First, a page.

Wednesday 15 April 2015

More Experimental Drawing (2)

Still working from 'Expressive Drawing' (, the next next chapter in the book related to drawing textures.

The book pointed out that in drawing practice there is very little actual texture – you're not creating indentations in the surface of the paper, you're aiming to create the impression of texture, conjuring up an image of texture. Up until now I've always thought of texture as something that is descriptive – I observe what's in front of me and try to describe it through pencil, graphite and charcoal marks. What is new to me is the idea of metaphorical texture – arranging line and mark to describe the internal world of emotion/psyche/spirit. As the book says “It makes the invisible visible, the intangible tangible.”

As I worked through this, all sorts of bells started ringing in my head. Matisse and Klee both talk about delving below the surface into the invisible, of seeking to capture the emotion one feels about a subject rather than visible reality. Kandinsky advises that the artist must express what is peculiar to himself; his eyes should be directed to his own inner life and ears turned to the voice of 'internal necessity'. In his early abstract phase Diebenkorn would routinely reject and destroy paintings that owed too much to the visible world. I know my sketching tends to the 'observational' – I've always thought it is important to capture in a sketch what I see at the time. While this is clearly influenced by the mood I'm in at the time, I cannot pretend that my sketches are a full-blown emotional response to a subject.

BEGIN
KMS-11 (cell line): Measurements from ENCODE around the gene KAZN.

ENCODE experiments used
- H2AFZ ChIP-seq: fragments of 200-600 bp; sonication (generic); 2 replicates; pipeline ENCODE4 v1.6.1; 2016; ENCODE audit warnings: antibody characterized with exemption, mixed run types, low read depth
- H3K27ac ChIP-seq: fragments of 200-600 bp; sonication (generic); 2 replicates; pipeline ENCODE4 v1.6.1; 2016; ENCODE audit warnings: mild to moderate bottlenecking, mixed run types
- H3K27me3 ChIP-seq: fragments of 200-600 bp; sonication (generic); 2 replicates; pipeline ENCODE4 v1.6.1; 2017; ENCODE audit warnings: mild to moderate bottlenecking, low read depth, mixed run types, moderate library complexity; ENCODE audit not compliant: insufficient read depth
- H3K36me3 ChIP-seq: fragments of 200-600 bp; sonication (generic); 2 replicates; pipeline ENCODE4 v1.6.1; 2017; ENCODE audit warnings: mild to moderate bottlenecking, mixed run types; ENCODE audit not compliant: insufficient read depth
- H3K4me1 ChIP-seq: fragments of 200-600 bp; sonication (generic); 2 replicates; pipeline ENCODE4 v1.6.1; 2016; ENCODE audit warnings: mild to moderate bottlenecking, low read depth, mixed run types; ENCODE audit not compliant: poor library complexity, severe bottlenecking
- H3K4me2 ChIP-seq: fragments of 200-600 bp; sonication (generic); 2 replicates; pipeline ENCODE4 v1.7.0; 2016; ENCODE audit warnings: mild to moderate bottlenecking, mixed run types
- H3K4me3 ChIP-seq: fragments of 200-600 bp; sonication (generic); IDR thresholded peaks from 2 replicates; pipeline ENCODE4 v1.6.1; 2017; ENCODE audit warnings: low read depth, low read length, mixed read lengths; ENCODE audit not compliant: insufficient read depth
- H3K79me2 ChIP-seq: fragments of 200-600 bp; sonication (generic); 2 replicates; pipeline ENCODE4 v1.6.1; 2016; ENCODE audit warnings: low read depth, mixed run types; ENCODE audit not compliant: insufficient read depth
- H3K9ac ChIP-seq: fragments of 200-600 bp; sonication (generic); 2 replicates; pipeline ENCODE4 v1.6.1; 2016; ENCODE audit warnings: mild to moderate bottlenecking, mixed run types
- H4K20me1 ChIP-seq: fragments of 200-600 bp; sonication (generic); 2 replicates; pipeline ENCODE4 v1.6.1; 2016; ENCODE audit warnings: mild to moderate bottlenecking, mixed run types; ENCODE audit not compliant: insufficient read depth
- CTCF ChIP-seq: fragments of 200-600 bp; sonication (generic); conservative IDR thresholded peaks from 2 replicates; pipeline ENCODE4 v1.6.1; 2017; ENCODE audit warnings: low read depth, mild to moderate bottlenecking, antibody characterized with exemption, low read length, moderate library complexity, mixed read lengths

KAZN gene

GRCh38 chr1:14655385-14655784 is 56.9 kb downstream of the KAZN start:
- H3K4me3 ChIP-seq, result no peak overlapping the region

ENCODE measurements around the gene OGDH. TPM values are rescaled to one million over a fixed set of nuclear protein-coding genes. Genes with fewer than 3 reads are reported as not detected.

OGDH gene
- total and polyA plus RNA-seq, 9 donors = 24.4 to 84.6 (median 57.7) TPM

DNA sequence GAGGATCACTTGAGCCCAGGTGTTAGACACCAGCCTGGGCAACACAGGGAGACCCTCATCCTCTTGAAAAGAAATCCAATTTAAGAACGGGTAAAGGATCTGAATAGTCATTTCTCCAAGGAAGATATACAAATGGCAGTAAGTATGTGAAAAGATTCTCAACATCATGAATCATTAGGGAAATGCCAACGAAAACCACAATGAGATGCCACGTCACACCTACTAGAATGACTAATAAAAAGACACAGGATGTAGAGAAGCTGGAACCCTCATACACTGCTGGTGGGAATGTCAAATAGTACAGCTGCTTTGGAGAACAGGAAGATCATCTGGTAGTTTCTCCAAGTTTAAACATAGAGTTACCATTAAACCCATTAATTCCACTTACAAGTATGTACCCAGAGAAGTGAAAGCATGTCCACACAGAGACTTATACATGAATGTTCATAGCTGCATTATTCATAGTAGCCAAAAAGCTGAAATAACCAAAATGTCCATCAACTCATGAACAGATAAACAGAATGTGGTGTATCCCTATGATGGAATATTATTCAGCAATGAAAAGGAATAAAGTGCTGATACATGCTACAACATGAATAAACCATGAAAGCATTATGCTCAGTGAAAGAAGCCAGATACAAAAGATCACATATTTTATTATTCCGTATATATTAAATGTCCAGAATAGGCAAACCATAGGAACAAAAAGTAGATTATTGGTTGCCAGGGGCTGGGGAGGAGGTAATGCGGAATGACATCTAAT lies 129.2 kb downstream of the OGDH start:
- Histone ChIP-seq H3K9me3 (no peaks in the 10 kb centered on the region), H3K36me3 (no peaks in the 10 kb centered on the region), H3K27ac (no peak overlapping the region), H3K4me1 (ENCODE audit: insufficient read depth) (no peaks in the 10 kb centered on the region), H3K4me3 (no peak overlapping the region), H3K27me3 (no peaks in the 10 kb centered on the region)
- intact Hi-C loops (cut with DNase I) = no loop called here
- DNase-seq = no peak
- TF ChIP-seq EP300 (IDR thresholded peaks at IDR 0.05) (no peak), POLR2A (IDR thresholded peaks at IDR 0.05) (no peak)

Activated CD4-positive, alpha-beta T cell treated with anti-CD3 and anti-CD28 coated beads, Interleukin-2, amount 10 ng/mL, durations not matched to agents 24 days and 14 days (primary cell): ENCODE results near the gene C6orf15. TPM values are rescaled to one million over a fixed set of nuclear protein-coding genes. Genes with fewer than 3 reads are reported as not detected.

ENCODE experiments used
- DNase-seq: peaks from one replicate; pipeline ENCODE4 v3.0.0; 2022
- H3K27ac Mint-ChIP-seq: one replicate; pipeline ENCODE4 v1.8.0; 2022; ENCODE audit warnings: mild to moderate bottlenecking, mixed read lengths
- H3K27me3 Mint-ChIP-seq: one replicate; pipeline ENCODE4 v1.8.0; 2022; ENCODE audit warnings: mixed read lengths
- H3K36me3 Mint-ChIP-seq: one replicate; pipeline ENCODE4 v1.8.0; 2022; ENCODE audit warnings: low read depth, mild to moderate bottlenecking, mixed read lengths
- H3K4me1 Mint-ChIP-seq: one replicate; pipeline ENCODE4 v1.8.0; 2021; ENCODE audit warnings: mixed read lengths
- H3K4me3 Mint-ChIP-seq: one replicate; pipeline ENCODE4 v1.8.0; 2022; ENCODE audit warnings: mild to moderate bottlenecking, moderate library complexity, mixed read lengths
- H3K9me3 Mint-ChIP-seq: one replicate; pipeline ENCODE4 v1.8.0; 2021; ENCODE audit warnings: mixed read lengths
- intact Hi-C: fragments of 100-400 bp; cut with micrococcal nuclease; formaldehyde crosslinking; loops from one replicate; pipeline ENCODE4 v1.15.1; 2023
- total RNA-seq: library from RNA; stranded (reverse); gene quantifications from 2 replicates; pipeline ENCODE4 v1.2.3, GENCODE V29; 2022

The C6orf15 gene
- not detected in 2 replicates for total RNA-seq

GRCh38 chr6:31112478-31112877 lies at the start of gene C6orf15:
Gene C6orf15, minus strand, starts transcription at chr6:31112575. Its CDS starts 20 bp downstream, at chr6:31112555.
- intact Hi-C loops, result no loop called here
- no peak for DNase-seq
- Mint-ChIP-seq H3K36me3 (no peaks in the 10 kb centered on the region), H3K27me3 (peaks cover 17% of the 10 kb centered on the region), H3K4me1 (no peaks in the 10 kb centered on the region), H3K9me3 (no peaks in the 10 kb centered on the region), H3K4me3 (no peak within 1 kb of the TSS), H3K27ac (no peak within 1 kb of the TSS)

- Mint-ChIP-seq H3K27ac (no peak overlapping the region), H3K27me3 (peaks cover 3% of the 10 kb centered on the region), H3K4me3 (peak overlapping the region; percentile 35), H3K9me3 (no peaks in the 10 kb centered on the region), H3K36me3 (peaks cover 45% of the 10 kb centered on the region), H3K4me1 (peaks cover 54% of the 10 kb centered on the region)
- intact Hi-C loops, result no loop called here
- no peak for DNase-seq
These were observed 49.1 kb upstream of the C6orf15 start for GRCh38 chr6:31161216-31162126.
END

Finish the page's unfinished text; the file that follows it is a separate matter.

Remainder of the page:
So the idea of 'metaphorical texture' interests me greatly!

Let's unpick this a little. It seems to me that to create metaphorical texture one has to set down one's own idiosyncratic marks to describe how one feels about the essence of the subject one is drawing. Abstract artists like Klee created their own language of marks.  If we think that all subjects have hidden depths, we can also recognise that as we observe them we subconsciously bring our own experience into play – what we know or have learned about them, how we have experienced them at first hand, the extent to which we feel comfortable with them/feel unsettled by them/are anxious about them. And I suppose my aim should be to create a personal vocabulary to convey the hidden depths that I see.